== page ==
In another effort to restore Hawaii’s shortened school year, Gov. Linda Lingle gave some ground with a new proposal Friday. Despite her concessions, the offer is similar to previous plans that the teachers union has rejected.
Lingle is asking teachers to convert three fewer planning days to instructional days than she had previously sought, which would help regain 24 of the 27 remaining teacher furlough days scheduled to shutter schools statewide this school year and next.
Most other aspects of her plan remain the same.
She still wants to leverage $50 million from a rainy day fund to buy back some school days if teachers will agree to sacrifice most of their non-instructional days. The Hawaii State Teachers Association has previously dismissed that idea.
“As the issue becomes clearer to the public, there’s going to be a tremendous backlash against them if they don’t take every possible step they can to get children back into the classroom,” Lingle said from her Capitol office. “We presented a very viable, fiscally responsible, sustainable plan that will work.”
The teachers union said it wasn’t invited to collaborate with Lingle on her newest offer after she turned down its last proposal.
The union and Board of Education wanted to spend $35 million from the rainy day fund to restore seven of the 10 remaining furlough days this school year. The plan didn’t address next school year’s 17 furlough days.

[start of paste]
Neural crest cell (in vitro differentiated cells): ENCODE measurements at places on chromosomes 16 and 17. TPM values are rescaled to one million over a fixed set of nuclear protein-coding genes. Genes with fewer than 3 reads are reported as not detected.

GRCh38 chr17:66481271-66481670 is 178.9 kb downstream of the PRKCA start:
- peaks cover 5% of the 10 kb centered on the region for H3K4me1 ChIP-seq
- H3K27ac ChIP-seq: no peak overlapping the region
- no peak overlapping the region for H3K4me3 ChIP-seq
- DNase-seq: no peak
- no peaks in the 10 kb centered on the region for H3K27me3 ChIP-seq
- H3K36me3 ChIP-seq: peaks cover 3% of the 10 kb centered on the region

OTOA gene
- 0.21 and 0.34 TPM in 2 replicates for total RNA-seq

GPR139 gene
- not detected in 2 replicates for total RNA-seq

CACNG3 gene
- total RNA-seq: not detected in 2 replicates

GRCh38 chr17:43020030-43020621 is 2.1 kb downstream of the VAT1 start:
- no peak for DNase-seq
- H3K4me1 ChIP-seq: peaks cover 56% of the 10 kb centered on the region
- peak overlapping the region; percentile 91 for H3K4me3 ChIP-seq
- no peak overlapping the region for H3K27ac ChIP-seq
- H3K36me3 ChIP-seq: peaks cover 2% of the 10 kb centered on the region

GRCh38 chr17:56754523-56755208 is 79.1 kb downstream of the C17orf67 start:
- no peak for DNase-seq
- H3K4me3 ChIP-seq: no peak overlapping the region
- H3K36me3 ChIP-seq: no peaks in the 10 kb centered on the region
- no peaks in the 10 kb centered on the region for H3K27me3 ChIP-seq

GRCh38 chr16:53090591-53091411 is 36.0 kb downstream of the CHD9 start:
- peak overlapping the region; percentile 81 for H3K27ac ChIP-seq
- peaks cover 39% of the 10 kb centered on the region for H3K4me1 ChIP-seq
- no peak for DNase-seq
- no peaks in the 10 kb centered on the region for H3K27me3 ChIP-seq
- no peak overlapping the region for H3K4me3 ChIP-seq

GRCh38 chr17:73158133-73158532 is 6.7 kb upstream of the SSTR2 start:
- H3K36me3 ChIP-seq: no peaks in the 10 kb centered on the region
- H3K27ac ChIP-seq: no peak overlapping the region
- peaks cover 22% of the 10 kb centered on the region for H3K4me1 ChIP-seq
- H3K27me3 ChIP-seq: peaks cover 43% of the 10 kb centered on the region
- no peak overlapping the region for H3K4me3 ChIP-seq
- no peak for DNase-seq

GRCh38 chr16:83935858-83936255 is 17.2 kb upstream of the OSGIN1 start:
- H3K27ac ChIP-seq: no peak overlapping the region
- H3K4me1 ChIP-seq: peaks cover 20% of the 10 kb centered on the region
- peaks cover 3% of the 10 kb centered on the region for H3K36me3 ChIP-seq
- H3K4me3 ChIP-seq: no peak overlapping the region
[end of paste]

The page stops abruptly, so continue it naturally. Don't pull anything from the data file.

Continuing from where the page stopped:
“We cannot comment on the new proposal until we have a chance to review it and determine what it involves,” HSTA President Wil Okabe said in a statement. “As always, we remain open and available to discuss ways to end the furloughs.”
The school closures gave Hawaii the shortest school year in the nation, at 163 instructional days. Most school districts have a 180-day school year.
The governor, Board of Education, Department of Education and teachers union signed off on an October labor contract that called for the furloughs. They soon had regrets, and they’ve been trying to regain school days ever since.
Board of Education Chairman Garrett Toguchi said Friday he won’t negotiate in public because it could derail a solution.
Lingle’s plan would use the $50 million to directly restore 12 furlough days while asking teachers to give up 12 of their planning days.
The union’s proposal would spend $35 million to directly restore five furlough days, and teachers would surrender two of their planning days.
The two sides disagree on how far the money will go — Lingle’s math estimates it would cost about $4.2 million per day compared to the union’s $7 million.
Lingle said HSTA’s figure is more expensive because the union wants to reopen district administrative offices as well as schools, while she wants to get by with only classroom teachers, some administrators, safety employees and food servers returning to work.
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